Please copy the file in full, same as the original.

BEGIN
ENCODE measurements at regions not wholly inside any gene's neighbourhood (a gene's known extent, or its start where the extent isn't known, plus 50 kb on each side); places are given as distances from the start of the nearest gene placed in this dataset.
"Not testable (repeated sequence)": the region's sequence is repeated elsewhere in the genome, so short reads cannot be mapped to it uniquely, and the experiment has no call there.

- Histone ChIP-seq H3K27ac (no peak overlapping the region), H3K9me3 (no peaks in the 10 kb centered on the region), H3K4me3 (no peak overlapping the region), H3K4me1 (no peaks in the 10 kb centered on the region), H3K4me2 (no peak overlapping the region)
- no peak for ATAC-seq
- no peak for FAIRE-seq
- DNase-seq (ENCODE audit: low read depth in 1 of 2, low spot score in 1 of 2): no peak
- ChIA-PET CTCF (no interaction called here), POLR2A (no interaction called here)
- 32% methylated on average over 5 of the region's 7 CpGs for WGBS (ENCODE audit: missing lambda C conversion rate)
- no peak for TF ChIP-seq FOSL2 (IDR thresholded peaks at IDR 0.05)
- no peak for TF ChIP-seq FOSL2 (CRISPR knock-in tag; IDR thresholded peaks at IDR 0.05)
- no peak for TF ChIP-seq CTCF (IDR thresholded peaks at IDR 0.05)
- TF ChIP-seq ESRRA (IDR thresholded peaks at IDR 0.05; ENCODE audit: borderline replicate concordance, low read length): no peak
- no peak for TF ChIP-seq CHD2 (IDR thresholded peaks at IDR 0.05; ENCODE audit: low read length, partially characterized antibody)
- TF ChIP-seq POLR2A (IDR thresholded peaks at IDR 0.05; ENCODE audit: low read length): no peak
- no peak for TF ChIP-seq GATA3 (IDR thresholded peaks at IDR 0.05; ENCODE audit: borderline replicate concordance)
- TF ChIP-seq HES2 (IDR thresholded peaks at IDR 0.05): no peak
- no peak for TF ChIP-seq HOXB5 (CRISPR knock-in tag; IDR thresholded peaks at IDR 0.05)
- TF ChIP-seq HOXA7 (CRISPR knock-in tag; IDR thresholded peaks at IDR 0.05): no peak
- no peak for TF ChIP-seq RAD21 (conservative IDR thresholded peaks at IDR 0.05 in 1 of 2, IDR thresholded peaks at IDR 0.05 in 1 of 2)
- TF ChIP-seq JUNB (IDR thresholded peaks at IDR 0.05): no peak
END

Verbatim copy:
ENCODE measurements at regions not wholly inside any gene's neighbourhood (a gene's known extent, or its start where the extent isn't known, plus 50 kb on each side); places are given as distances from the start of the nearest gene placed in this dataset.
"Not testable (repeated sequence)": the region's sequence is repeated elsewhere in the genome, so short reads cannot be mapped to it uniquely, and the experiment has no call there.

- Histone ChIP-seq H3K27ac (no peak overlapping the region), H3K9me3 (no peaks in the 10 kb centered on the region), H3K4me3 (no peak overlapping the region), H3K4me1 (no peaks in the 10 kb centered on the region), H3K4me2 (no peak overlapping the region)
- no peak for ATAC-seq
- no peak for FAIRE-seq
- DNase-seq (ENCODE audit: low read depth in 1 of 2, low spot score in 1 of 2): no peak
- ChIA-PET CTCF (no interaction called here), POLR2A (no interaction called here)
- 32% methylated on average over 5 of the region's 7 CpGs for WGBS (ENCODE audit: missing lambda C conversion rate)
- no peak for TF ChIP-seq FOSL2 (IDR thresholded peaks at IDR 0.05)
- no peak for TF ChIP-seq FOSL2 (CRISPR knock-in tag; IDR thresholded peaks at IDR 0.05)
- no peak for TF ChIP-seq CTCF (IDR thresholded peaks at IDR 0.05)
- TF ChIP-seq ESRRA (IDR thresholded peaks at IDR 0.05; ENCODE audit: borderline replicate concordance, low read length): no peak
- no peak for TF ChIP-seq CHD2 (IDR thresholded peaks at IDR 0.05; ENCODE audit: low read length, partially characterized antibody)
- TF ChIP-seq POLR2A (IDR thresholded peaks at IDR 0.05; ENCODE audit: low read length): no peak
- no peak for TF ChIP-seq GATA3 (IDR thresholded peaks at IDR 0.05; ENCODE audit: borderline replicate concordance)
- TF ChIP-seq HES2 (IDR thresholded peaks at IDR 0.05): no peak
- no peak for TF ChIP-seq HOXB5 (CRISPR knock-in tag; IDR thresholded peaks at IDR 0.05)
- TF ChIP-seq HOXA7 (CRISPR knock-in tag; IDR thresholded peaks at IDR 0.05): no peak
- no peak for TF ChIP-seq RAD21 (conservative IDR thresholded peaks at IDR 0.05 in 1 of 2, IDR thresholded peaks at IDR 0.05 in 1 of 2)
- TF ChIP-seq JUNB (IDR thresholded peaks at IDR 0.05): no peak